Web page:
The Oldest Tree in Anyville
An excerpt from, “Anyville: A Visitor’s Guide.”
In the northwest section of the small town of Anyville stands an old tree – the oldest one within the town proper. It is not a particularly attractive tree nor is it truly that old. Anyvillle borders true old growth forest with beautiful trees that climb to heights of 115 feet (that’s over 35 meters for those of you that don’t speak American.) These trees were already old when the newly arrived colonists began to deforest vast tracks of land on the East Coast, but I digress.
The tree that I was speaking of is referred to simply as “that old tree,” usually with a grimace by the native Anyvillians. Even Miss Ellen Spindlemarm, owner of the Book Loft and oldest living relic, I mean person, in Anyville – whose bookstore’s balcony is held up on one corner by “that old tree,” has nothing nice to say about it. The fact that Miss Ellen has little nice to say of anything is a story for another day. Suffice it to say, we are pleased that Miss Ellen’s pretty little niece, Ms. Helen Dimpleworth, now runs the corner bookshop.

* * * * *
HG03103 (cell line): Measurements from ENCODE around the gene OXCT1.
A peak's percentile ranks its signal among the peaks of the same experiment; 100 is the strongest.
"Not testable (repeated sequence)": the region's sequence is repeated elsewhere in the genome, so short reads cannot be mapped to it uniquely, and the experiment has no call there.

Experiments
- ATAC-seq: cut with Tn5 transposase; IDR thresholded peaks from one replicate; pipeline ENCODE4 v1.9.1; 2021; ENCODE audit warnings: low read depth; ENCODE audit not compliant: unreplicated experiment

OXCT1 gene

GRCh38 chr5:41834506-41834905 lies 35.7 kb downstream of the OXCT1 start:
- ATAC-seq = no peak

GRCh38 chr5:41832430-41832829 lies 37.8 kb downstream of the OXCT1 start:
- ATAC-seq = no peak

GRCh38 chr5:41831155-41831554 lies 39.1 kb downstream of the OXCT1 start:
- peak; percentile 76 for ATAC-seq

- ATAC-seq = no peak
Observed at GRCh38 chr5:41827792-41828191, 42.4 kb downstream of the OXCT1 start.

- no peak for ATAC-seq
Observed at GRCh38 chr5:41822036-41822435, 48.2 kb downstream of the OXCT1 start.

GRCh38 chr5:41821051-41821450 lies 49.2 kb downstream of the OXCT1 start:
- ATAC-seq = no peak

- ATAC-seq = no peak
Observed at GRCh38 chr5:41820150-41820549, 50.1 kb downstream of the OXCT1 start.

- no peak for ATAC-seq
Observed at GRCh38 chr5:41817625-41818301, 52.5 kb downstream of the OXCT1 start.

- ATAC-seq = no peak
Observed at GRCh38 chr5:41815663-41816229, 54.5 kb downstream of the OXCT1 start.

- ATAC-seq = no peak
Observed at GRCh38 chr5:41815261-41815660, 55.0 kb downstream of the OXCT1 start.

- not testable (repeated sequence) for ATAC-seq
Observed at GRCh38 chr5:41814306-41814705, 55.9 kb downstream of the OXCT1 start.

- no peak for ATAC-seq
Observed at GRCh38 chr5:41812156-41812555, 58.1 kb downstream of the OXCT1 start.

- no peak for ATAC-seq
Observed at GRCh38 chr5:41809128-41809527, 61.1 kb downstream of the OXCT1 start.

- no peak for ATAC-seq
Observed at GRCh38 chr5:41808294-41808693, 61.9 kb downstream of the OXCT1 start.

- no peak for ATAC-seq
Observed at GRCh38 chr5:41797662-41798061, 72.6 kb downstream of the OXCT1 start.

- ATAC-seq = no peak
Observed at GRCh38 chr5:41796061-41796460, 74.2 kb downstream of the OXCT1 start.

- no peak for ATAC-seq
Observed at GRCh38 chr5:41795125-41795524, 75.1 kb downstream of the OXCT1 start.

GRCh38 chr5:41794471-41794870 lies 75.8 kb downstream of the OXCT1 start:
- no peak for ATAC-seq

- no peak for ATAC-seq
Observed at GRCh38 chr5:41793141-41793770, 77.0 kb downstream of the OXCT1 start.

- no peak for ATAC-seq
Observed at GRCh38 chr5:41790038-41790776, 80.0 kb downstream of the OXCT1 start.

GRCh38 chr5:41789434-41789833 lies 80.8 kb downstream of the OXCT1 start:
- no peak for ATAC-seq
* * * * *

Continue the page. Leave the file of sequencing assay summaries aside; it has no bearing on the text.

Anyway, we asked Miss Ellen about “that old tree” as we were composing “Anyville: A Visitor’s Guide.” We don’t have enough room in this guidebook for the diatribe that followed that question. Miss Ellen hinted that Ezra Dribble the hated, unacknowledged, barely mentioned second settler of the area – the first being the true first settlers: the Native American Tribe that lived here before Dribble and his family (and the only first settlers that Anyville is proud of) – Miss Ellen hinted that Ezra Dribble is buried under “that old tree!”
She went on to describe in excruciating detail how, back in the early 1950s, termites attacked the Book Loft, leaving “that old tree” completely untouched. We think it must be the stench of Dribble that drove them off, but that is covered in another section of this guidebook, and we have babbled on enough already.
Clem, the town’s barber and previous mayor until his eighty-second birthday a couple of years ago, added that “that old tree” has survived lighting strikes, fire, and vandalism. The eyesore, with its near black bark and sparse foliage will likely outlive Miss Ellen, Clem, and all of the now living inhabitants of Anyville. It is said that even the birds and squirrels avoid it.
Its only claim to fame is that a few years ago it was featured on the Haunted Paranormal Animate and Inanimate Things TV Show. Anyvillians gathered inside the Book Loft and the barbershop, snickering quietly into their hands as they listened to, “Did you hear that? Was that a sound? Was there a movement? Could this tree be haunted?”